akamateau - Tuesday, February 24, 2015 - linkWhy buy an nVidia GPU AIB? Just get an AMD APU. It's cheaper than the Intel choice AND you do not need to spend money on a GPU!!!
If you insist on an Intel IGP then you need the nVidia GPU AIB. That increases your system cost by about $300 over what the same system would cost with the AMD APU.
Wait until Carrizo hits the bricks. Intel graphics is an embarrassment.
akamateau - Monday, February 23, 2015 - linkI wonder if Anand Tech has the journalistic guts to show the results of i3-4330 WITHOUT the benefit of Geforce 770 AIB?
I for one want to see just how bad Intel HD IGP really is.
Even better would be a bench test that shows at what point DOES Intel i3, i5 or i7 compares to AMD A10-7800 running Star Swarm.
Direct x12 is the best friend that AMD has ever had. All thanks to Mantle.
Xailter - Friday, February 13, 2015 - linkDo you think Carrizo (image compression) 'apparently' boasting up to 2x performance and DX12 reducing the CPU problem; that the next gen APUs will be capable of 1080p 60 fps gaming?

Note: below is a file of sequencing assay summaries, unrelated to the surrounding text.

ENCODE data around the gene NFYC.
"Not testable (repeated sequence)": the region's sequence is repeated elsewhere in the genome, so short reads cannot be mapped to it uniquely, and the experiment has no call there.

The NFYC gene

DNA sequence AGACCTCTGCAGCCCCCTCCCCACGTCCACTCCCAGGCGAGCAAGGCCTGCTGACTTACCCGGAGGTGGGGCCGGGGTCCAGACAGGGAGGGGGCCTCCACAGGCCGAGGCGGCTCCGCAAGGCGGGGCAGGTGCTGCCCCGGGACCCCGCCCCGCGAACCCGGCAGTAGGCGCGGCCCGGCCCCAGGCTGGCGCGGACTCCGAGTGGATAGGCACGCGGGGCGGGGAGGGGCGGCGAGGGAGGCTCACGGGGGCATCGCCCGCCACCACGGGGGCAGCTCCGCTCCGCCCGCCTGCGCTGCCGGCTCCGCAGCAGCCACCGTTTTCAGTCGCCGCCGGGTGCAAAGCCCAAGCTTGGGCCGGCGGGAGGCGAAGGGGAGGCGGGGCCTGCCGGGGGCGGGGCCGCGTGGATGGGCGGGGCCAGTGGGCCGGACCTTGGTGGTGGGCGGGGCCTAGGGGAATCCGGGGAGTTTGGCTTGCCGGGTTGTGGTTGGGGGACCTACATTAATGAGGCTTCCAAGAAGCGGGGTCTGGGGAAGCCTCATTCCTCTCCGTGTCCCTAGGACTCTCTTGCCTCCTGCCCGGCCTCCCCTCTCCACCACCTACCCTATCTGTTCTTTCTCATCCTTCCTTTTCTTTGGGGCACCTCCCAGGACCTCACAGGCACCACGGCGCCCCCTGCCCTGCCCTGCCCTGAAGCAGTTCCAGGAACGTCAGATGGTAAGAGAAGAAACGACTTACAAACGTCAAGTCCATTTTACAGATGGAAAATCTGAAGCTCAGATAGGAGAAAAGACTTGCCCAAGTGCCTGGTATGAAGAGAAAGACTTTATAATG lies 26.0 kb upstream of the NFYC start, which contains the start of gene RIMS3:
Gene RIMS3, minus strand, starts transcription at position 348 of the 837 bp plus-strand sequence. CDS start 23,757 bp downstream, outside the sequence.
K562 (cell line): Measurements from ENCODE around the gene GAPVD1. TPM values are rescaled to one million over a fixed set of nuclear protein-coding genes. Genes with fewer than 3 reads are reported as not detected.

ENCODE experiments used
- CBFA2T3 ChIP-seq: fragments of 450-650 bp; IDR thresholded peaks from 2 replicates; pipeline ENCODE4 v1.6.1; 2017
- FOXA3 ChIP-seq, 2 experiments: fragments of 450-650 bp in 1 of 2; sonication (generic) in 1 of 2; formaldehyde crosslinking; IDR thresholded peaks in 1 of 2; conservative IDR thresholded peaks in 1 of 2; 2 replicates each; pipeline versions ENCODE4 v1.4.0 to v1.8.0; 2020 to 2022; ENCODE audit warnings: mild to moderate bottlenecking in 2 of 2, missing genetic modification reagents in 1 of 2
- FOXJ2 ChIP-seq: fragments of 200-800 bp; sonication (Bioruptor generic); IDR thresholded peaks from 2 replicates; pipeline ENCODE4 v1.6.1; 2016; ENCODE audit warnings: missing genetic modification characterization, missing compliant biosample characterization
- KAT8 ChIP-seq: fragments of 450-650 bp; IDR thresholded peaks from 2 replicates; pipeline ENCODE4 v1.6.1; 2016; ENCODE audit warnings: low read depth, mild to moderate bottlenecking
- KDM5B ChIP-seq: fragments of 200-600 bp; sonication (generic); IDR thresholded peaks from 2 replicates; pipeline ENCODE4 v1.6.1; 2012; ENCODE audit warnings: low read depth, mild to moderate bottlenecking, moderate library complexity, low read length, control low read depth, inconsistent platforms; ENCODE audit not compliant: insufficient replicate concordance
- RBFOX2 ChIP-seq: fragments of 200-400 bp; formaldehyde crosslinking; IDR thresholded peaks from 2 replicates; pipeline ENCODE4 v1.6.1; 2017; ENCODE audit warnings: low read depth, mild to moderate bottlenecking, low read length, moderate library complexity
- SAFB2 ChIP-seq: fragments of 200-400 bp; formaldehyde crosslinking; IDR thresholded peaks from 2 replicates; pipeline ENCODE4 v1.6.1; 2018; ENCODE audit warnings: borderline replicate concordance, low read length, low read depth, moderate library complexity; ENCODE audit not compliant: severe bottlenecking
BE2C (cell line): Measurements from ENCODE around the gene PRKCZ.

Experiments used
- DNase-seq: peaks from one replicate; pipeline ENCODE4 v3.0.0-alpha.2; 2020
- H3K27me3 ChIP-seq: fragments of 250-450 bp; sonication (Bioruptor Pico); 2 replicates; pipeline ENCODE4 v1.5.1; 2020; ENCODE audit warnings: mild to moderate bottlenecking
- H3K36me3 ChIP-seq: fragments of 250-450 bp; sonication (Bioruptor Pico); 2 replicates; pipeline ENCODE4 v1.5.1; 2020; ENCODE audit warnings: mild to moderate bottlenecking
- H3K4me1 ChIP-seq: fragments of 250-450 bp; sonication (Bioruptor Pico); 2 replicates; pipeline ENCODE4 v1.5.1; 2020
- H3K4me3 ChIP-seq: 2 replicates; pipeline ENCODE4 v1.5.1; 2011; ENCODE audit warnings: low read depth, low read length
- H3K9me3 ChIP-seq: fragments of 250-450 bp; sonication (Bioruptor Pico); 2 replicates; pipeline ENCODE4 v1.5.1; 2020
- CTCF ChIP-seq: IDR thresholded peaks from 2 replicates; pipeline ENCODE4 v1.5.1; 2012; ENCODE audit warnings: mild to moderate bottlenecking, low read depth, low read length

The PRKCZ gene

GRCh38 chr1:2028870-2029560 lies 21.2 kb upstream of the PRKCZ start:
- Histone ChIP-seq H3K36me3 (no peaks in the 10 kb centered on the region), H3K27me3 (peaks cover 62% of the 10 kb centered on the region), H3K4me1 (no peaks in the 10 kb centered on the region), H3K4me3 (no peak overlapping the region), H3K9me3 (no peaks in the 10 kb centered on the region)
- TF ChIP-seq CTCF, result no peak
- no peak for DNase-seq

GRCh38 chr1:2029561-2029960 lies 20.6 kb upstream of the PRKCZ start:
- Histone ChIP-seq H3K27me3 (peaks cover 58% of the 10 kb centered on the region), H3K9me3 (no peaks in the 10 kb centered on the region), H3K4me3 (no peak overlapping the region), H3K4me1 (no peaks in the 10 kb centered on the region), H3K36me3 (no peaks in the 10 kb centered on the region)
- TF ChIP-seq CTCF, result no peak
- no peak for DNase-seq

Maybe not for brand new games but...
SaberKOG91 - Friday, February 13, 2015 - linkPossibly. The combined memory bandwidth savings of DX12 (or Mantle) and texture compression are certainly intriguing. Not to mention the boos that hUMA provides by not needing to copy memory blocks from CPU to GPU regions of RAM.
FlushedBubblyJock - Sunday, February 15, 2015 - linkThis puts AMD at further risk, since DX12 is pumping up nVidia cards to mantle performance, thus they will surpass AMD.
Alexvrb - Sunday, February 15, 2015 - linkThey were strictly talking about APUs. So it doesn't matter whether they used DX12 or Mantle, both will benefit Carrizo greatly and yeah it may very well achieve decent 1080p gaming at least with the higher-end chips.
For discrete cards DX12 should be fairly neutral if game developers don't heavily optimize for one architecture (use Nvidia prebuilt middleware, for example). So it really depends on what each company deploys in the coming months and years.
akamateau - Tuesday, February 24, 2015 - linkYou don't understand the Benchtest.
A10-7800 = Intel i3-4330 + nVidia GeForce 770.
Intel i3-4330 just can not compete with AMD WITHOUT GeForce 770.
Embarassing for Intel.
This was the whole point of Mantle: to force Microsoft into evolving Directx11 several generations to be competitive with Mantle.
akamateau - Tuesday, February 24, 2015 - linkNotice how Anand doesn't embarrass Intel by testing i3-4330 without nVidia 770 on-board.
HisDivineOrder - Saturday, February 14, 2015 - linkNo.